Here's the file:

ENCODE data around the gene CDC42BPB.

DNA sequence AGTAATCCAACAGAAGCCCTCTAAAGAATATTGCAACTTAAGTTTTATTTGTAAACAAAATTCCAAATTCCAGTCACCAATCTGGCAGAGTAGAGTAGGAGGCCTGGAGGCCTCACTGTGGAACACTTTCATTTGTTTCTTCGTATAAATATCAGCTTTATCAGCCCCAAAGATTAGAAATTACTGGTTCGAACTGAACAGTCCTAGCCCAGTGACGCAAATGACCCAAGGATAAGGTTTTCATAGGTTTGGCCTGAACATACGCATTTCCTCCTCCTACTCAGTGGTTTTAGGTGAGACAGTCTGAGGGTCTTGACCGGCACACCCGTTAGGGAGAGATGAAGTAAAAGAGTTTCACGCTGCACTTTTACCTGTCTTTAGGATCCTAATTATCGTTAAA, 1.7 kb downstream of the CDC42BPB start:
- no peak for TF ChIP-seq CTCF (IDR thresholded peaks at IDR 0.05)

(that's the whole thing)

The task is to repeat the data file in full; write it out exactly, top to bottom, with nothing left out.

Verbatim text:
ENCODE data around the gene CDC42BPB.

DNA sequence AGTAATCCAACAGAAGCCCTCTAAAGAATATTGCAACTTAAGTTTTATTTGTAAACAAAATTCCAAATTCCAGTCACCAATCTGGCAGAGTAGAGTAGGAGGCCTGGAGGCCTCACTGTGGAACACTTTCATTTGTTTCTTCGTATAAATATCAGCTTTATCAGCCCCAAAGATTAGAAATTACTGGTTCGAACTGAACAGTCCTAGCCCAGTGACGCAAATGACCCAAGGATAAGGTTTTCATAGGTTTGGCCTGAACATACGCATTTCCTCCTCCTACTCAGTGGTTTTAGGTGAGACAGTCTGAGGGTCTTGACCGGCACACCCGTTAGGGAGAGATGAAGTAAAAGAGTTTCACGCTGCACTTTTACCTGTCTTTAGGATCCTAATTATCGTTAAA, 1.7 kb downstream of the CDC42BPB start:
- no peak for TF ChIP-seq CTCF (IDR thresholded peaks at IDR 0.05)